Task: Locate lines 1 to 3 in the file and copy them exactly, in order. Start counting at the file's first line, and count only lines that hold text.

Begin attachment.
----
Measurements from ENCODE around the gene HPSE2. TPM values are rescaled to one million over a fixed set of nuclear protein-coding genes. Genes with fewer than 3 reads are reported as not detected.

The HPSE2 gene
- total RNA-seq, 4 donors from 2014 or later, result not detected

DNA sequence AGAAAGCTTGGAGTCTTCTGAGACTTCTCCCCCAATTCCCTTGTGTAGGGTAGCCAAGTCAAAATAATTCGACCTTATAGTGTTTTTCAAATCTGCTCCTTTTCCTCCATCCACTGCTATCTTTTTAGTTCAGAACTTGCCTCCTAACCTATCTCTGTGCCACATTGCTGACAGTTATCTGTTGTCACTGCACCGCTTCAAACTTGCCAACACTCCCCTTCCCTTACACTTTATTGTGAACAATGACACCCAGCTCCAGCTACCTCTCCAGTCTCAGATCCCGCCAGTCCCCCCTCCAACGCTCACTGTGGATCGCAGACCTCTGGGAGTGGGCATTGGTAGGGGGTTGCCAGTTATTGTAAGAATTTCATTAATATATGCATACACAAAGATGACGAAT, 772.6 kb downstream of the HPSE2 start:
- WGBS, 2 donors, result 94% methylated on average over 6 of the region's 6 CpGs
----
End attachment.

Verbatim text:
Measurements from ENCODE around the gene HPSE2. TPM values are rescaled to one million over a fixed set of nuclear protein-coding genes. Genes with fewer than 3 reads are reported as not detected.

The HPSE2 gene
- total RNA-seq, 4 donors from 2014 or later, result not detected